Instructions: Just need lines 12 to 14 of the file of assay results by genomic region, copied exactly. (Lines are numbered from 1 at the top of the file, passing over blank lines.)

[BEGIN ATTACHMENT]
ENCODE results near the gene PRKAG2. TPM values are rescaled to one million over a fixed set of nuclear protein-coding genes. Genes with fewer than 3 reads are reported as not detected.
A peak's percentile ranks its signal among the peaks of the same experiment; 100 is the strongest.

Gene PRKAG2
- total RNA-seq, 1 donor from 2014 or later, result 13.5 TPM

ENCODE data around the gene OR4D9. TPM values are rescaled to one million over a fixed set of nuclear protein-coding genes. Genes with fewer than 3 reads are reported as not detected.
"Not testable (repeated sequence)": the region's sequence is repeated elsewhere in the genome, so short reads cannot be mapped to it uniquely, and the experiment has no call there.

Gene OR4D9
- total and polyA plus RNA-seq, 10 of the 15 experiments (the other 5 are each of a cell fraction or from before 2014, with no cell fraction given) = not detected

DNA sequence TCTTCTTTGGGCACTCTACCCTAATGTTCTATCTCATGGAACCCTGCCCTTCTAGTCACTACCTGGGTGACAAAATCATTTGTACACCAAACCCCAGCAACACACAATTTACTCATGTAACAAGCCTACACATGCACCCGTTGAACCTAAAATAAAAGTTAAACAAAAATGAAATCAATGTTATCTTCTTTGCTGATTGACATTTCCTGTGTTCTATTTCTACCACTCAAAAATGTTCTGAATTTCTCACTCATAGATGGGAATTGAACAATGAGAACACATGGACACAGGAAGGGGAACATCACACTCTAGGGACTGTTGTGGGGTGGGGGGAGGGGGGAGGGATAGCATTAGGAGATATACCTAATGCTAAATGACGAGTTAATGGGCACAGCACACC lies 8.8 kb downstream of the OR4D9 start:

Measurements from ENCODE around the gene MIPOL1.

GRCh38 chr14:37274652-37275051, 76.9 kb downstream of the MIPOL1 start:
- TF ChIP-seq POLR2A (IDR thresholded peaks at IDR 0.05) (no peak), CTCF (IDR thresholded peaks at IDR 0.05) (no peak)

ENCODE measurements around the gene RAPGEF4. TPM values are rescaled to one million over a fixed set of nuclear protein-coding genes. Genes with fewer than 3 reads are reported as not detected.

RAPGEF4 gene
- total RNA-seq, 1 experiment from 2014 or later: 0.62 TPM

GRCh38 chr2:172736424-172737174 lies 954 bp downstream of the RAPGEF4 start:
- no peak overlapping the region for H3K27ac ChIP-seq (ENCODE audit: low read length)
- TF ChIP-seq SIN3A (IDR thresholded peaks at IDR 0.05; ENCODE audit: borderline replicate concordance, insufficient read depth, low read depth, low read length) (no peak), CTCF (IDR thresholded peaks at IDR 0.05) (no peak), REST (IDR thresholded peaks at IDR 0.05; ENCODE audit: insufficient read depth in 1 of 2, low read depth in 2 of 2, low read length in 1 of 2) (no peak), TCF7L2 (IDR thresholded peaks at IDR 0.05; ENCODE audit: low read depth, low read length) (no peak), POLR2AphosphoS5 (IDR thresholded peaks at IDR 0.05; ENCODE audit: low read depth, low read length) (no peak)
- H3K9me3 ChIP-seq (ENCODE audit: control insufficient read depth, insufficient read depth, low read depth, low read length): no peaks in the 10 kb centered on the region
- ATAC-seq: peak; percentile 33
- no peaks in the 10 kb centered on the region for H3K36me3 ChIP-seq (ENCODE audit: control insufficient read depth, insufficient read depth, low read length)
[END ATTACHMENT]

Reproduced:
- TF ChIP-seq POLR2A (IDR thresholded peaks at IDR 0.05) (no peak), CTCF (IDR thresholded peaks at IDR 0.05) (no peak)

ENCODE measurements around the gene RAPGEF4. TPM values are rescaled to one million over a fixed set of nuclear protein-coding genes. Genes with fewer than 3 reads are reported as not detected.

RAPGEF4 gene